The Japanese attack on Pearl Harbor on Dec. 7, 1941 brought the United States into World War II. The Commander in Chief of the U.S. Fleet, Admiral Husband E. Kimmel, was blamed for the defeat, demoted for dereliction of duty and forced into retirement, along with his army counterpart, Gen. Walter Short. In 1944, the first of 10 investigations and hearings into the Pearl Harbor defeat effectively exonerated Kimmel, but his rank was not restored because the war was on.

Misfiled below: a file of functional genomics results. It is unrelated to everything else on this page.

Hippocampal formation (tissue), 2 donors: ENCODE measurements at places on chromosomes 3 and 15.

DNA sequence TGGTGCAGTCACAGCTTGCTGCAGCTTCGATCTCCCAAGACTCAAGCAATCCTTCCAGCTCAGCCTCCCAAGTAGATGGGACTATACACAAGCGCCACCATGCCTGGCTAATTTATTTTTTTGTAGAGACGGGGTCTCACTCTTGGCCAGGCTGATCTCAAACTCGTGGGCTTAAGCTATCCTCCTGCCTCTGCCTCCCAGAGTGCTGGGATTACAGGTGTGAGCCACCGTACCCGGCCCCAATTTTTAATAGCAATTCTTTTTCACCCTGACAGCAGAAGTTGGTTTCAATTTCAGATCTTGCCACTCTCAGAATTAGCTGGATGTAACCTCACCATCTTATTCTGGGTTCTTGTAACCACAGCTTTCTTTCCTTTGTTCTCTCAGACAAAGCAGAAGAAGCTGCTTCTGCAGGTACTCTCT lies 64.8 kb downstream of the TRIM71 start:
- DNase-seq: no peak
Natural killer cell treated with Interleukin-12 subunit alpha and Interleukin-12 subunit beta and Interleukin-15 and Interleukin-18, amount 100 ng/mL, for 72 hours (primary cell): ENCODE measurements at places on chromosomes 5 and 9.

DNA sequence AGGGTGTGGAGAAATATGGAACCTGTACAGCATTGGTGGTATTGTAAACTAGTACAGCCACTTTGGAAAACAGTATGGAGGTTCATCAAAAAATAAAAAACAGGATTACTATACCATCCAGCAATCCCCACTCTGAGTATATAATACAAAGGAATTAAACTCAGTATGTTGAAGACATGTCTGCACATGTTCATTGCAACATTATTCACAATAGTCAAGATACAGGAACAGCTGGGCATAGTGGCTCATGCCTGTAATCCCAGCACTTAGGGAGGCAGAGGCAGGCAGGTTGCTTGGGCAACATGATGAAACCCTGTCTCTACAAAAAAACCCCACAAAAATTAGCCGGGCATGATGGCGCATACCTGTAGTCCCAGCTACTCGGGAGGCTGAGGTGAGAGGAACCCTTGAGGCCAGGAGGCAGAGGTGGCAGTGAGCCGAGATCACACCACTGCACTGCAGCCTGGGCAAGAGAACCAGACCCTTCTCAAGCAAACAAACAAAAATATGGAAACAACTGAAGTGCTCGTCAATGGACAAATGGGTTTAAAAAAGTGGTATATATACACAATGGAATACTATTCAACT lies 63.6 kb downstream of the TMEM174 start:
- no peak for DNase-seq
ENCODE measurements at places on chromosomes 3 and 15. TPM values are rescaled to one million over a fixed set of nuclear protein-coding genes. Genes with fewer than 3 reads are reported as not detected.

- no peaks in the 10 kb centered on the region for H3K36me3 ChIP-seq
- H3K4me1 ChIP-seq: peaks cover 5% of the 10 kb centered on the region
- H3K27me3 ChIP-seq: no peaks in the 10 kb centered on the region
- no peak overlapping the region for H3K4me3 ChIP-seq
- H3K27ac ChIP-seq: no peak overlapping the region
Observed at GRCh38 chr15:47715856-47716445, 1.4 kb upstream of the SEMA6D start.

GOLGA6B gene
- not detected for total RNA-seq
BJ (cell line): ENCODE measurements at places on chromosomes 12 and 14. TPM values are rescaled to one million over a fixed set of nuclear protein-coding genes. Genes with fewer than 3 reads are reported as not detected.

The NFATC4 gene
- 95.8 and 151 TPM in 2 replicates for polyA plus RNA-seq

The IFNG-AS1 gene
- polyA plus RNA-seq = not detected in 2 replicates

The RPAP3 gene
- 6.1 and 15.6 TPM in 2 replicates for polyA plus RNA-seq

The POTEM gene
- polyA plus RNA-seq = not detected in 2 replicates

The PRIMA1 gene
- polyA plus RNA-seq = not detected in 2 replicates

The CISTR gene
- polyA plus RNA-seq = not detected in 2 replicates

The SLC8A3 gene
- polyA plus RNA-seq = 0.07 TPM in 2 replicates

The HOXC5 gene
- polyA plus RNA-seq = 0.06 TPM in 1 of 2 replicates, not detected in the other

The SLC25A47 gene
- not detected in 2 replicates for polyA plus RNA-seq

75 years later, the rank has yet to be restored, and Kimmel’s grandsons are following their father’s efforts to correct this stain on their grandfather’s name. Manning Kimmel of Rock Hill says even after Congress approved the rank restoration, the Navy and War departments have met their appeals with silence. Two historians have produced a new book, “A Matter of Honor,” which provides new information about the Pearl Harbor attack and its effects on Kimmel and Short in the years since the war. Manning Kimmel and his cousin Tom Kimmel say that over and above the restoration of rank for Short and their grandfather, they want the public to know the full story of Pearl Harbor.